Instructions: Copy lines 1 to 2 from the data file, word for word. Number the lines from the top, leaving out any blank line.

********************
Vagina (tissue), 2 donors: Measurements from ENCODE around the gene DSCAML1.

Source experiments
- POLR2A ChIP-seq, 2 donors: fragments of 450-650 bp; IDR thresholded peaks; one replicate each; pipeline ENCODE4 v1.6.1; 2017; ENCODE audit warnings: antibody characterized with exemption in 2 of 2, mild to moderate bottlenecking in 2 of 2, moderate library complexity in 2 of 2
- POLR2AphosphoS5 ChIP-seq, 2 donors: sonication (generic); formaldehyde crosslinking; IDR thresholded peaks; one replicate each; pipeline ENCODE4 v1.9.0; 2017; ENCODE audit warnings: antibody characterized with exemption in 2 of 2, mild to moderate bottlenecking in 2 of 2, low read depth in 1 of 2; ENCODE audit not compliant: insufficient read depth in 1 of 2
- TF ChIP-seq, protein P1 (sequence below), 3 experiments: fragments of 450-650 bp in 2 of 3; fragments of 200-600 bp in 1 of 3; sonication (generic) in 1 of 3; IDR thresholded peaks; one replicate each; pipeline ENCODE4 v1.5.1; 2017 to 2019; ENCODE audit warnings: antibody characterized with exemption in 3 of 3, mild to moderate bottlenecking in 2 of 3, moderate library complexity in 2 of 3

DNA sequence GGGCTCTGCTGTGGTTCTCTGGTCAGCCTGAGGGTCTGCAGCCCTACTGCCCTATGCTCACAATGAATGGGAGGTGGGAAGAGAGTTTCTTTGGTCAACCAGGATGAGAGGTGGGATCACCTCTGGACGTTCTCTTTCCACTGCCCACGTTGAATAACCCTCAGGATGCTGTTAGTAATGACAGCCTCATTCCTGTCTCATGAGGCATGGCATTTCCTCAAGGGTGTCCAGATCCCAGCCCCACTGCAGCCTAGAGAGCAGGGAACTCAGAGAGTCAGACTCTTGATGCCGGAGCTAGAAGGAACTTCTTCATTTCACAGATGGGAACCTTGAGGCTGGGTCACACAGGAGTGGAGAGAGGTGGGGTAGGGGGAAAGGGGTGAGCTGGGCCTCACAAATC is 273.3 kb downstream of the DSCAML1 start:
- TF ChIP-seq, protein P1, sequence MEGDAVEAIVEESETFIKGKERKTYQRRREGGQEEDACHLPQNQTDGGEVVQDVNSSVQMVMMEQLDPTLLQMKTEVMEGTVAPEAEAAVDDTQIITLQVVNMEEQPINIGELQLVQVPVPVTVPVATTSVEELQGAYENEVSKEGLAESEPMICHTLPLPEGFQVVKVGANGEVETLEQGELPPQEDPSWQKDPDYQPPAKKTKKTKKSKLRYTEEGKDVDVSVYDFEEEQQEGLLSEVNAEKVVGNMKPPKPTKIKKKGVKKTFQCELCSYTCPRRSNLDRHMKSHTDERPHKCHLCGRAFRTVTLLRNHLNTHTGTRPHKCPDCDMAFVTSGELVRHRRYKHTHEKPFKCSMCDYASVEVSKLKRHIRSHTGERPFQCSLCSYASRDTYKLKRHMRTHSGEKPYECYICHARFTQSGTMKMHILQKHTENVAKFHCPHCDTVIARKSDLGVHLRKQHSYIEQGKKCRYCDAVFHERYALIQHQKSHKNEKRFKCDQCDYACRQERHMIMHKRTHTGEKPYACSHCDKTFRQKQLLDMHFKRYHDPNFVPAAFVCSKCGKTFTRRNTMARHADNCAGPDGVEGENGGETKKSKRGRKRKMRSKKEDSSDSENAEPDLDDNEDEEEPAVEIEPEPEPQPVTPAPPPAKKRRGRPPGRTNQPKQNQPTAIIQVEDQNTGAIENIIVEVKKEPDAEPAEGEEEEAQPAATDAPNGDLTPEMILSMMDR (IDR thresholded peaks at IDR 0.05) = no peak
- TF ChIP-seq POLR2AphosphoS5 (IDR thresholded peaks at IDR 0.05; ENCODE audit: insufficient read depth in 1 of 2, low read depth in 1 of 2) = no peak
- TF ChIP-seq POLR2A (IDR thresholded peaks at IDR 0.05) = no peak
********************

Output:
Vagina (tissue), 2 donors: Measurements from ENCODE around the gene DSCAML1.

Source experiments